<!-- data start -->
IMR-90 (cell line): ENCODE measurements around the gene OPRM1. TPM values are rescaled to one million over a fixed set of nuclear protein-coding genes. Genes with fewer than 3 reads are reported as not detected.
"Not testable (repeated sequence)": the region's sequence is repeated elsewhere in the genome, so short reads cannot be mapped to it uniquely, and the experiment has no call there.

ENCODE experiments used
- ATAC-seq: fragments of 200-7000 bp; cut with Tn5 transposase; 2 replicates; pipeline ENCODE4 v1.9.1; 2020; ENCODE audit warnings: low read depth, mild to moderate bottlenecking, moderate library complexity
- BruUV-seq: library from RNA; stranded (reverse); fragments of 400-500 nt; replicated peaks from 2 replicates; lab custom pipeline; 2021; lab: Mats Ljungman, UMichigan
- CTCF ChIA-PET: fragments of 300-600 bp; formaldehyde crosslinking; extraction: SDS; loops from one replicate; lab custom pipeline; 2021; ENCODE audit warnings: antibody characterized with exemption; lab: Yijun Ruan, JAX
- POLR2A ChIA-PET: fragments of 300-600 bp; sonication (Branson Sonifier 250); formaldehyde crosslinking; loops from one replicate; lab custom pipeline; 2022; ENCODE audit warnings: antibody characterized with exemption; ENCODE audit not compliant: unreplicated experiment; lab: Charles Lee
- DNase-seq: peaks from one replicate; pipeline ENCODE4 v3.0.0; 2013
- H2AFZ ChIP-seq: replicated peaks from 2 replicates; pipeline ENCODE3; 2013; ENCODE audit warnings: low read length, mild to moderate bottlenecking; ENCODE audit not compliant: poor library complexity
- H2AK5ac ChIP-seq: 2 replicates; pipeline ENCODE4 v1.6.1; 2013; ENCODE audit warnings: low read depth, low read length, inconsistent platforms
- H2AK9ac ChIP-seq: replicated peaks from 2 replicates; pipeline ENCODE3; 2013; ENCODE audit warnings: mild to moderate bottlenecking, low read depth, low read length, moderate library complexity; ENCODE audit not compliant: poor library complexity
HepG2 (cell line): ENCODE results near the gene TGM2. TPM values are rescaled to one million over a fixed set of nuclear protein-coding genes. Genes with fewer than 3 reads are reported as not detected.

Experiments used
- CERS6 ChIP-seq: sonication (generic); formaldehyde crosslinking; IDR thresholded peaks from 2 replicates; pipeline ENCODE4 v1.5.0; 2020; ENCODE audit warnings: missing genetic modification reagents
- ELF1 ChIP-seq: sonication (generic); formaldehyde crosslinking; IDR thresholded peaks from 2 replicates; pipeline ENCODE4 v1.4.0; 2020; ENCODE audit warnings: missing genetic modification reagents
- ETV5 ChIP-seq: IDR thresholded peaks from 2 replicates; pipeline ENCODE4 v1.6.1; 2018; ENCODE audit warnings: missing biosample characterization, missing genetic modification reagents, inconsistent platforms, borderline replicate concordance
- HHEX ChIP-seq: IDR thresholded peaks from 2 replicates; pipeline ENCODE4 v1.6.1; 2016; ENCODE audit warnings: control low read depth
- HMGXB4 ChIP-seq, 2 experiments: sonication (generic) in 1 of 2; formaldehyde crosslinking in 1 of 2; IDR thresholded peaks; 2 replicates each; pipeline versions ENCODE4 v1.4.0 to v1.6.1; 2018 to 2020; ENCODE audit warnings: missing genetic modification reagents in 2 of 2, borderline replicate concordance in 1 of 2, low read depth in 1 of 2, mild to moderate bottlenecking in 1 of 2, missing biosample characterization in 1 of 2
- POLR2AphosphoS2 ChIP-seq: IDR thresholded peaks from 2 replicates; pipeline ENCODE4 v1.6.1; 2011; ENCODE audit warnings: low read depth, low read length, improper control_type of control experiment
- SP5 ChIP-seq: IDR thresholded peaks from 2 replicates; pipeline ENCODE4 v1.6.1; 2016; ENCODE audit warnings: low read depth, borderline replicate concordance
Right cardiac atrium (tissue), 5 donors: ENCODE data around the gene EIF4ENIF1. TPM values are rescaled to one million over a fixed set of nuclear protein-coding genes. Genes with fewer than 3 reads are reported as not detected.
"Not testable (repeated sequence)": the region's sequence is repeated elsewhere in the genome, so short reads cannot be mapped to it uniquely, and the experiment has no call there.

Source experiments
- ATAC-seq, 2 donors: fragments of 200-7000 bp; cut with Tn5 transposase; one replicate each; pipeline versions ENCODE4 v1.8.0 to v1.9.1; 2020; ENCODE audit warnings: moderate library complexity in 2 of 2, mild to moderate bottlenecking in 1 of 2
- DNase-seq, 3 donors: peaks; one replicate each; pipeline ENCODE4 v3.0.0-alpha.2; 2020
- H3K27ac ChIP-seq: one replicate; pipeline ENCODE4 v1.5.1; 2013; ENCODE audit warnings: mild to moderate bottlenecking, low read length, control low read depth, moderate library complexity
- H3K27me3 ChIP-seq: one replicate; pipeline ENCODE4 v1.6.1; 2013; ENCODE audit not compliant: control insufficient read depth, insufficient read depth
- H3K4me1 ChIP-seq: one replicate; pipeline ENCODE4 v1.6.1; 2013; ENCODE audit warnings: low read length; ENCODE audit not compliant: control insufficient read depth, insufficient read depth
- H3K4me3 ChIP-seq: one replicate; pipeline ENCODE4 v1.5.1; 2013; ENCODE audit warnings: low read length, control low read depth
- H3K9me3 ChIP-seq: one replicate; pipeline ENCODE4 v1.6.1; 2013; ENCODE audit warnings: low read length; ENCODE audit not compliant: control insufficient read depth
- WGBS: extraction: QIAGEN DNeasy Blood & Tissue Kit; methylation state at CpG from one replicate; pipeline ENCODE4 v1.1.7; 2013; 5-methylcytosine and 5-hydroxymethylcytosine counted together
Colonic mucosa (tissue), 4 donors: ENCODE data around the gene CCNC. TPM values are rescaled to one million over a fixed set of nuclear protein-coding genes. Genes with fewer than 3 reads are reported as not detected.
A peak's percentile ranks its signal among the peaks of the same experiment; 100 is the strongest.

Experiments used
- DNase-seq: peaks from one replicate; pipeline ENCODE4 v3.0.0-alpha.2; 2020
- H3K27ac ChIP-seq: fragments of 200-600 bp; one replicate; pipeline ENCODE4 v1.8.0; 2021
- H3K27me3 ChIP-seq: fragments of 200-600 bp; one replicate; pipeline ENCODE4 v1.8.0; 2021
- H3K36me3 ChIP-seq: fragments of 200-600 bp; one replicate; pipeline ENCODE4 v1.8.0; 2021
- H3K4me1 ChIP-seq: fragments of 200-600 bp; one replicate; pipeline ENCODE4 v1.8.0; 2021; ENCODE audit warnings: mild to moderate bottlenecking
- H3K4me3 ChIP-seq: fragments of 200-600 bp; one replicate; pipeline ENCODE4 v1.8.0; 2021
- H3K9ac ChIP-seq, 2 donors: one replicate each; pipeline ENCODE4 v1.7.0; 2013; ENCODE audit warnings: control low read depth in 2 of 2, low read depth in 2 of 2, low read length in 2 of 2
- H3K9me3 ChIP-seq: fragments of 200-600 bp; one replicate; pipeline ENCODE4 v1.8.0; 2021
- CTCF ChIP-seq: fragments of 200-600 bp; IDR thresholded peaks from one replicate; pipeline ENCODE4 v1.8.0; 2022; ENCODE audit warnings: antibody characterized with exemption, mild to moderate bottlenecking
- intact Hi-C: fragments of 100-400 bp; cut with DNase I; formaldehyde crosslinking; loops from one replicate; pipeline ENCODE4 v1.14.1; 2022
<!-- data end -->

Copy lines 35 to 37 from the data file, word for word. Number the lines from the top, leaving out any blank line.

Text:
- DNase-seq: peaks from one replicate; pipeline ENCODE4 v3.0.0-alpha.2; 2020
- H3K27ac ChIP-seq: fragments of 200-600 bp; one replicate; pipeline ENCODE4 v1.8.0; 2021
- H3K27me3 ChIP-seq: fragments of 200-600 bp; one replicate; pipeline ENCODE4 v1.8.0; 2021